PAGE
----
IOWA CITY — The Iowa Hawkeyes lost a key guard in college basketball’s offseason “free agency” period, though they were able to sign one to help offset that.
We’ll see how it all works out.
The addition, of course, is Bakari Evelyn, and he met with local media for the first time Wednesday at Carver-Hawkeye Arena. So did incoming freshman guard Joe Toussaint, incoming freshman wing Patrick McCaffery and redshirt sophomore forward Jack Nunge.
“It has been great being here,” Evelyn said. “I’m enjoying Iowa City, so the experience has been a blast.”
Evelyn is a 6-foot-2 graduate transfer from Valparaiso. He’s a Detroit native who grew up playing football with Iowa offensive lineman Alaric Jackson and defensive lineman Cedrick Lattimore before gravitating to the court full-time.
To say he is a well-traveled guy is an understatement. He played three years of high school ball at Southfield Christian in Detroit, then his senior year at Hillcrest Academy in Mesa, Ariz.
Evelyn played a year at Nebraska, then transferred to Valparaiso. He went from averaging 12.6 points per game as a redshirt sophomore for the Crusaders to 8.4 this past season, though ankle problems had something to do with that decreased productivity.
He said Wednesday he feels as healthy as he ever has in his college career, which is a positive thing. A combo guard, he’ll certainly be called upon at both the 1 and 2, with Jordan Bohannon possibly missing all of the 2019-20 season after recently undergoing hip surgery and fellow starter Isaiah Moss grad transferring to Kansas.
“Bakari doesn’t miss much. He’s got a great shot,” Nunge said, when asked what he’s seen from Evelyn in offseason workouts.
Iowa recruited Evelyn in high school, so it was that prior relationship, along with another chance to play in the Big Ten Conference that helped sway him to Iowa City. He said he had multiple schools reach out to him, including Wisconsin, but his only other official visit was to New Mexico State.
“I’ve definitely been on the move a little bit, but it’s definitely been a fun career,” he said. “I have learned through all of my experiences, and I think that is what has helped me be here. I’ve been through the ringer, and I’ve been around a little bit. Kind of been seasoned in a way. That has kind of prepared me for this.”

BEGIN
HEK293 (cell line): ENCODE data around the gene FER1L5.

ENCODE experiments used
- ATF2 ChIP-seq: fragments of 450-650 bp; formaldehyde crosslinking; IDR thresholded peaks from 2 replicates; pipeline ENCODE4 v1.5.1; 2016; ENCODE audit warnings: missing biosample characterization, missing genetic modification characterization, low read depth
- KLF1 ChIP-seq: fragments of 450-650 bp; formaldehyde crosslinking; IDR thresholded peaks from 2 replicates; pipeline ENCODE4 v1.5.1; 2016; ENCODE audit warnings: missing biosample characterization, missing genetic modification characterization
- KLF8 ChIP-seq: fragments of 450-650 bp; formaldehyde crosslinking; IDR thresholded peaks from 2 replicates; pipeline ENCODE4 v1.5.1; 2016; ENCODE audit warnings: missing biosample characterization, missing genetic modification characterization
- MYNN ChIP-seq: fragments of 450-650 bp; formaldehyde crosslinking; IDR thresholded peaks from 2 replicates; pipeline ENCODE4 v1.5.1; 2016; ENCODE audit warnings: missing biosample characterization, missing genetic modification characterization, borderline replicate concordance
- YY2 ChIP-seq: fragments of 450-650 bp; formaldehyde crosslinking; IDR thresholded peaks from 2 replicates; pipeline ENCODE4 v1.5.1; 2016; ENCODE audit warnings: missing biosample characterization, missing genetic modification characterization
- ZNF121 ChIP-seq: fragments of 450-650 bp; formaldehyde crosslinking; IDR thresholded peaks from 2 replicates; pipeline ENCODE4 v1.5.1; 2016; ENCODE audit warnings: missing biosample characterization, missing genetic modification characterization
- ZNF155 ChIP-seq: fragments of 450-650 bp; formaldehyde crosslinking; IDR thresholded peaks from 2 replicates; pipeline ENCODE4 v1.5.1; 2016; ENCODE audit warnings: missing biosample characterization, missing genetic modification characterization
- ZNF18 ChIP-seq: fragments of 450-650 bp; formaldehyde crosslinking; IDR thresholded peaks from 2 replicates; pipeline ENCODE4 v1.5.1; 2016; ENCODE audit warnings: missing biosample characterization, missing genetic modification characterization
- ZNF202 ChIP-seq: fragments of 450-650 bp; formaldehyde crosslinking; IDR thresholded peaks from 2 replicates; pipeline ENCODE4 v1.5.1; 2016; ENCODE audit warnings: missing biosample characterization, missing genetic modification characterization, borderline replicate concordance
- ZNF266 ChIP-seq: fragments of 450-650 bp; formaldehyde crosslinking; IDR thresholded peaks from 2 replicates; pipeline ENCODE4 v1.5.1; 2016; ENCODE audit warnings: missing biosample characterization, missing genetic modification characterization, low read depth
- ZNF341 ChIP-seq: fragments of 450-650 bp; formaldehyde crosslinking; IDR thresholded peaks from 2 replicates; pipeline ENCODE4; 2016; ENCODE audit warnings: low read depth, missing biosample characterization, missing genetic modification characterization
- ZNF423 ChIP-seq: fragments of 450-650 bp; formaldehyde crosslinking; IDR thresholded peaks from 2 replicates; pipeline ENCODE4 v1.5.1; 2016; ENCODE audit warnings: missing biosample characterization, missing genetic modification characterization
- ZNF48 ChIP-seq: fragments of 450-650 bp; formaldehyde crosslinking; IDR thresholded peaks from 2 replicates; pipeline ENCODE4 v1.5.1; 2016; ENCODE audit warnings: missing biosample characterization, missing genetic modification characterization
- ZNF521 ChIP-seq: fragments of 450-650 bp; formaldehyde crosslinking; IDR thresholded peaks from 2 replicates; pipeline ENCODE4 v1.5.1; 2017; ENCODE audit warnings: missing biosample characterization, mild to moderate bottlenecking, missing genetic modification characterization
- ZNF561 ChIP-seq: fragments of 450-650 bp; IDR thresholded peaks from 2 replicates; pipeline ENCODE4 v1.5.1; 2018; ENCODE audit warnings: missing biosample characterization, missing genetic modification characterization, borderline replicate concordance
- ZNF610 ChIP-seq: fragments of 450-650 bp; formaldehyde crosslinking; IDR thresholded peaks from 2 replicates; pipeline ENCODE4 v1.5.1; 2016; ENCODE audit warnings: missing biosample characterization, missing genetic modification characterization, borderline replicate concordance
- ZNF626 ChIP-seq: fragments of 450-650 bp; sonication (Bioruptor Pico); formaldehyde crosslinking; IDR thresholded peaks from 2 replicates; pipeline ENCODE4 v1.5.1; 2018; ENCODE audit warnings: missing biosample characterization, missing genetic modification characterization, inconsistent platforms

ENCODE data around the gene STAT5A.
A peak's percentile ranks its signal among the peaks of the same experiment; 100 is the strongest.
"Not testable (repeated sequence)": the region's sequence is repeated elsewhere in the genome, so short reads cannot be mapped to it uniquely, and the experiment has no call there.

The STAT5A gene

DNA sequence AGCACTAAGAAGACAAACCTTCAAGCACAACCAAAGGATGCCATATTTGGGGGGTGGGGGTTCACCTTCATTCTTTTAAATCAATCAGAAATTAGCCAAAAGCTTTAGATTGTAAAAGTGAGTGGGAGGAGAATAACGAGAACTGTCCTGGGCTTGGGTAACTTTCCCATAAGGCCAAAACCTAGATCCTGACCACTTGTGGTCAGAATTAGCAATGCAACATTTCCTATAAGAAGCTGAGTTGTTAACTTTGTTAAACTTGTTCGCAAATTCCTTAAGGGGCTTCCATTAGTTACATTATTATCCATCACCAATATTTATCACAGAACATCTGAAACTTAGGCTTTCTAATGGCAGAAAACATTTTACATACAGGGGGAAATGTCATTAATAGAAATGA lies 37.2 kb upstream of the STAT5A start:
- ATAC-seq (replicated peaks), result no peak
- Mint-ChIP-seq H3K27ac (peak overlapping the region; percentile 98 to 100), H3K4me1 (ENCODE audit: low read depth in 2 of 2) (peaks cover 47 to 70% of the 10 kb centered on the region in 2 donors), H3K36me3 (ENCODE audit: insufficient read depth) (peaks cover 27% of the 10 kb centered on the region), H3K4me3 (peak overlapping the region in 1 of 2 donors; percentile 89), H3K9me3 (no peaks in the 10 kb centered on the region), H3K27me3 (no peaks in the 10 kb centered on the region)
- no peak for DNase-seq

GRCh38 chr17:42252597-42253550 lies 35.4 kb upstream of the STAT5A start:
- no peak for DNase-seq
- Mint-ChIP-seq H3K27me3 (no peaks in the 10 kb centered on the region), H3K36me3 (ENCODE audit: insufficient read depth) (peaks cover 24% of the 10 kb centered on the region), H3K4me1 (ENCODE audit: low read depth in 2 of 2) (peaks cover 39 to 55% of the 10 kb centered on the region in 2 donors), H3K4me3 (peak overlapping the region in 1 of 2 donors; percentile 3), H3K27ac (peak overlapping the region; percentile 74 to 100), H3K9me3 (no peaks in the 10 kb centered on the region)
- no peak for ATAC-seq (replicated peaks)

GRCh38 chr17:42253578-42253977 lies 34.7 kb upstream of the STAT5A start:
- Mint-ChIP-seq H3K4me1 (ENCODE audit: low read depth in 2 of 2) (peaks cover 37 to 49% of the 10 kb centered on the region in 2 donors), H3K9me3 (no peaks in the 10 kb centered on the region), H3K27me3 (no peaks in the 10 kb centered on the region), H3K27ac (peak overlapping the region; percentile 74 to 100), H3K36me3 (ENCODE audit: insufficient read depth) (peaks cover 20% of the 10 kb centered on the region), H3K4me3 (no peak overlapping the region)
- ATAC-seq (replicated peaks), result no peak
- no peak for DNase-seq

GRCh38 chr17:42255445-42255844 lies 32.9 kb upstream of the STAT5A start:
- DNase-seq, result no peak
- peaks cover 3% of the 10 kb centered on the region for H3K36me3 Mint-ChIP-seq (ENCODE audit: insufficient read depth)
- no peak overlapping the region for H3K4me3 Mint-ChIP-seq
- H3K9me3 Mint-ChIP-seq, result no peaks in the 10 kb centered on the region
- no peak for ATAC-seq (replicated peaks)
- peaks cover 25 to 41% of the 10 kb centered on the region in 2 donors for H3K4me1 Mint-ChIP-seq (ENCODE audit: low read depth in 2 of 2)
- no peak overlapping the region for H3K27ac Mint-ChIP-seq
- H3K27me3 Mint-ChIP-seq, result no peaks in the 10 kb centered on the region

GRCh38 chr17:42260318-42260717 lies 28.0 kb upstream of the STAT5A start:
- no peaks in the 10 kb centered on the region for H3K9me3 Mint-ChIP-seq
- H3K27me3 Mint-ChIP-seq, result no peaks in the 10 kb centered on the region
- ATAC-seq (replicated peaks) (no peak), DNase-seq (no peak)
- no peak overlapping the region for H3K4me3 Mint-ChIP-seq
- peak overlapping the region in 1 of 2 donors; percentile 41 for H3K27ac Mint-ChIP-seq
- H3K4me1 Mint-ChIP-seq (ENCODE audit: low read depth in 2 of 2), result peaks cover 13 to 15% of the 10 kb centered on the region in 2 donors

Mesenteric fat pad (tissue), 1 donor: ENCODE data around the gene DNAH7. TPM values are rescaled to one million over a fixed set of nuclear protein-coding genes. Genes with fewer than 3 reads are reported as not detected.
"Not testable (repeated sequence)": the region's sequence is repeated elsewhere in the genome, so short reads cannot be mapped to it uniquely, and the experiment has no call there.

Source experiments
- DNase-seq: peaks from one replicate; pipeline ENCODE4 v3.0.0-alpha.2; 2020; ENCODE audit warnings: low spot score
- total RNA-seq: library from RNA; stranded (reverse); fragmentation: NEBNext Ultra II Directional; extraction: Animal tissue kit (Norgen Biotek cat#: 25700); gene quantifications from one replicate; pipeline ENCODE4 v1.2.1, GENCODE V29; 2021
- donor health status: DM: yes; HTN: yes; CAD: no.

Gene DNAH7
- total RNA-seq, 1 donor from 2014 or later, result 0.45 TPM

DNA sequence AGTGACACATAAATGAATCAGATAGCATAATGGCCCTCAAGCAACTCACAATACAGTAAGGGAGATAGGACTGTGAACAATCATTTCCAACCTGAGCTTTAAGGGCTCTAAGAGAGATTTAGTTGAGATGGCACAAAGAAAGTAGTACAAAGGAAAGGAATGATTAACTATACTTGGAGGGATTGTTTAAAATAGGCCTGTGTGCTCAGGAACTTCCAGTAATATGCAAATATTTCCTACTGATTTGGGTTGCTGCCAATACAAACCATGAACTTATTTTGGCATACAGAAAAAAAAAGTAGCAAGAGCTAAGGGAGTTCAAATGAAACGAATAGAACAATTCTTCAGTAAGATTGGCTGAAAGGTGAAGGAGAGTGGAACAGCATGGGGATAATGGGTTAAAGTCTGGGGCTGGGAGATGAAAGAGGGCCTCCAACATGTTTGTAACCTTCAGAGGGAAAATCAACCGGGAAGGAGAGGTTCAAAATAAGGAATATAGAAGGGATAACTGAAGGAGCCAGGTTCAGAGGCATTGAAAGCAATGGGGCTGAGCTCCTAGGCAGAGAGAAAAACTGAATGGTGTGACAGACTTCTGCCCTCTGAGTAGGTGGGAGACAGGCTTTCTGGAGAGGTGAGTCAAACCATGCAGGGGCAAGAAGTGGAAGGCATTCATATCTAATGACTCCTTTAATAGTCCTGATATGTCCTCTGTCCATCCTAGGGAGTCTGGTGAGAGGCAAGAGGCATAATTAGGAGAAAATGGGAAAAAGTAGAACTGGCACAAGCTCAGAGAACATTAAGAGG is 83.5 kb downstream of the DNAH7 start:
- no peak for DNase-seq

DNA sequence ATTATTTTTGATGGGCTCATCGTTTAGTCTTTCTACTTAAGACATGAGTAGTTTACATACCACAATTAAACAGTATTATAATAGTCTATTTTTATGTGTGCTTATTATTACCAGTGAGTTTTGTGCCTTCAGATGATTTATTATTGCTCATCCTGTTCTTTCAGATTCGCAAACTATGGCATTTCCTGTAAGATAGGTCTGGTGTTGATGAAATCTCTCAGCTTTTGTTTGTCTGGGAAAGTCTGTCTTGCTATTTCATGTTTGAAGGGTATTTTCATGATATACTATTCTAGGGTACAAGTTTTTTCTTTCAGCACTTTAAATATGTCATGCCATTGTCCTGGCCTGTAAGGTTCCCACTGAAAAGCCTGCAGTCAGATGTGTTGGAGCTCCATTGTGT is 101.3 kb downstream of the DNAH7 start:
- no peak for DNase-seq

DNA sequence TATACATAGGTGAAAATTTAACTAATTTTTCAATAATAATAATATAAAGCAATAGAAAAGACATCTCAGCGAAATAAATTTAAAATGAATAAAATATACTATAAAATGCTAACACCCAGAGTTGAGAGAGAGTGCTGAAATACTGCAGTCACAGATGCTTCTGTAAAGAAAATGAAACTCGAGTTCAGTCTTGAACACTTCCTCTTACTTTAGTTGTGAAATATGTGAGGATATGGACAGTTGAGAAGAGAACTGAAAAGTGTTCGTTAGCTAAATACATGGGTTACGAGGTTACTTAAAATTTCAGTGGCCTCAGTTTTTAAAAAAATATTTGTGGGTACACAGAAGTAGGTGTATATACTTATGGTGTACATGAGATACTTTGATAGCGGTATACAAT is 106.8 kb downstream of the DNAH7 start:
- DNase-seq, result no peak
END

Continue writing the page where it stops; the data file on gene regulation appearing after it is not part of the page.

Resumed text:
Toussaint is a 6-foot point guard from the Bronx who said he’ll bring quickness and that stereotypical New York toughness to the court. You don’t play on the legendary Rucker Park playground in Harlem, as he has, without having plenty of that latter.
“In New York, everybody is just tough, gritty,” said Toussaint, who averaged 22.5 points and 5.3 assists per game this past season for Cardinal Hayes High School. “Yes, I’m expecting to play this year. But depending on my performance in practice and off the court, that will determine how much I will play. I just need to show the coaches I’m a tough guard, and that I’ll do anything I need to do to be on the court.”
McCaffery has consistently said a decision to redshirt or not this coming season wouldn’t be made until after official practices began but said Wednesday his plans have changed to the for-sure playing category. The 6-foot-9 son of head coach Fran McCaffery is listed at 190 pounds, and he definitely needs to continue to add weight and strength.
But he feels he can contribute immediately.
“You know, it’s a dream come true,” he said. “Something I’ve been looking forward to my whole life. I always wanted to be a Hawkeye, always knew what I wanted to do.”
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